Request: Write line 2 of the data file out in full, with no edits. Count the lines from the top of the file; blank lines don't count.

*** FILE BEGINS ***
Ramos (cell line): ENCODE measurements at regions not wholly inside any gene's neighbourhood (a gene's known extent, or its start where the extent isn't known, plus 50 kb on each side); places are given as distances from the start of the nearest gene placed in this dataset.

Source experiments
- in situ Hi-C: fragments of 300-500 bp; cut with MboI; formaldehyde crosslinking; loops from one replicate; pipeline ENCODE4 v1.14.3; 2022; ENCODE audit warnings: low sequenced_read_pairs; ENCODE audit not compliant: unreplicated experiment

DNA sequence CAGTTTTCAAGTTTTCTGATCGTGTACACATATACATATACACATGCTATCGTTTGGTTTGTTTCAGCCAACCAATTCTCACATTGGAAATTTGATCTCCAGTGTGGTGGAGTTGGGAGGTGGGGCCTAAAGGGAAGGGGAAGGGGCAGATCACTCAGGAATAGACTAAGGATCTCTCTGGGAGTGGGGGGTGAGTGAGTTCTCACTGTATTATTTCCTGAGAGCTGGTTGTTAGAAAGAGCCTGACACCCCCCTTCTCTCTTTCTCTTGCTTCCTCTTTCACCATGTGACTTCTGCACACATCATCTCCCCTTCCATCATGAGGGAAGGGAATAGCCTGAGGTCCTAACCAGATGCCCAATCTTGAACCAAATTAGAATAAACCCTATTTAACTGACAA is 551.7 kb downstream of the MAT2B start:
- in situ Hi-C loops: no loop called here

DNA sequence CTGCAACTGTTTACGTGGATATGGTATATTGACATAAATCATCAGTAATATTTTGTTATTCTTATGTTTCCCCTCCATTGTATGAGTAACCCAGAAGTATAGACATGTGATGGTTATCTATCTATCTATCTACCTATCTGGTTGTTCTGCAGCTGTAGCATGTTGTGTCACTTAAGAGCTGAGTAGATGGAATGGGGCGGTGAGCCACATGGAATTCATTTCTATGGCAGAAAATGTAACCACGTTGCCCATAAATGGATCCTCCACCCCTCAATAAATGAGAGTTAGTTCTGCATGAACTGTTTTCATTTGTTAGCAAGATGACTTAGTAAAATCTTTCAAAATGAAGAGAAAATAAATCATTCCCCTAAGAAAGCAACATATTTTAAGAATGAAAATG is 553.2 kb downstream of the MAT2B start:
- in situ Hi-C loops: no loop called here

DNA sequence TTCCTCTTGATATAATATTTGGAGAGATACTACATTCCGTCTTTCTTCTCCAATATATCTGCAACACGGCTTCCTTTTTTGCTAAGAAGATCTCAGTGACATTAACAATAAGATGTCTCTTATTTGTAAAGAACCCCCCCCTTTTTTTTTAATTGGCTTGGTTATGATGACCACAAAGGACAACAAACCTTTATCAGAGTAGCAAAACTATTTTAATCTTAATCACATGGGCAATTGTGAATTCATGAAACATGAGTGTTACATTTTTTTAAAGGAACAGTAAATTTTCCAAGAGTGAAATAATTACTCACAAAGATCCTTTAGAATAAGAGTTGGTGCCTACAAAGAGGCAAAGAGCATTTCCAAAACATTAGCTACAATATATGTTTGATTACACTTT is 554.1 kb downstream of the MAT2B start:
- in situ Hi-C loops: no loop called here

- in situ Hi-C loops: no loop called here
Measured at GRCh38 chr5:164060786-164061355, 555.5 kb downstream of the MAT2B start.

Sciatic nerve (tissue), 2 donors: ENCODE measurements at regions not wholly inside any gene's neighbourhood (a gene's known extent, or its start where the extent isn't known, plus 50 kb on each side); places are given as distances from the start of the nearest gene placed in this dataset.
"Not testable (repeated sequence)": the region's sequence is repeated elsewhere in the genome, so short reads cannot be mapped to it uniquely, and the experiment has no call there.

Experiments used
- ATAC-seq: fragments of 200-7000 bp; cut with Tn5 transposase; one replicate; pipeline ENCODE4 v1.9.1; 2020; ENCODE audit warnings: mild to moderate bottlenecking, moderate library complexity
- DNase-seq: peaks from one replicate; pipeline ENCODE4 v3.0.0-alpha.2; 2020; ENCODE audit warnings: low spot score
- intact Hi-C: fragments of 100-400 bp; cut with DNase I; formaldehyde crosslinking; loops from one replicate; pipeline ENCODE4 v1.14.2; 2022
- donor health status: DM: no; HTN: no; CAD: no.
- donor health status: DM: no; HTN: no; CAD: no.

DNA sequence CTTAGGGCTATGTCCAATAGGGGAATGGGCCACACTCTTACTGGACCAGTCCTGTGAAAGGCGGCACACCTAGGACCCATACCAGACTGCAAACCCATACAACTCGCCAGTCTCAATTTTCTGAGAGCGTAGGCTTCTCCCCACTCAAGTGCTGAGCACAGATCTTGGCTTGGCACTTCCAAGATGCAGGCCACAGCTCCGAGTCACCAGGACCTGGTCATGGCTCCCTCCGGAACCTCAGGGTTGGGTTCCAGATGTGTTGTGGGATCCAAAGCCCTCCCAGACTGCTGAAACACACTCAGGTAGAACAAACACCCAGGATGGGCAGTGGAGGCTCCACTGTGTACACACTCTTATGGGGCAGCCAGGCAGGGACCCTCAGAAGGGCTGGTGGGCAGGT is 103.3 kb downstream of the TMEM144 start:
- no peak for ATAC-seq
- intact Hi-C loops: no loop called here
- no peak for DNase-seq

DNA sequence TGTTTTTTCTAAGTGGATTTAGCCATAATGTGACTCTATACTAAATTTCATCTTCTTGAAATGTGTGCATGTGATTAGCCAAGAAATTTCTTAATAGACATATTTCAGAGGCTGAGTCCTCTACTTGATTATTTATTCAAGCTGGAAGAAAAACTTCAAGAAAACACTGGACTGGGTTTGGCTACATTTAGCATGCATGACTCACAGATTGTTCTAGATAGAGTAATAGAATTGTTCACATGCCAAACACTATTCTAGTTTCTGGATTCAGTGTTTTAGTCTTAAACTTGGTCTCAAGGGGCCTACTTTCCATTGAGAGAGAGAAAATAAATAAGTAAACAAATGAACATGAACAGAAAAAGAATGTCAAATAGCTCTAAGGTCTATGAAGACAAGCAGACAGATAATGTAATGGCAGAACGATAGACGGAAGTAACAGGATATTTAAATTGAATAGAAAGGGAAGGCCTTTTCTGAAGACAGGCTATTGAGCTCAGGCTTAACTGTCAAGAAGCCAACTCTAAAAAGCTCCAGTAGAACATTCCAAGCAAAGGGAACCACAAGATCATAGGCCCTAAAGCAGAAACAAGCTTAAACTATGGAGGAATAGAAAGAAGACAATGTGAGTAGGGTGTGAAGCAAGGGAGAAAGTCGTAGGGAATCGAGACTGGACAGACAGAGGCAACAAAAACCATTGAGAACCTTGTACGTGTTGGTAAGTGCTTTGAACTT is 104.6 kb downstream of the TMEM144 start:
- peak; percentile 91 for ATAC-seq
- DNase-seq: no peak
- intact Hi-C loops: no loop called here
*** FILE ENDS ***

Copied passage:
Source experiments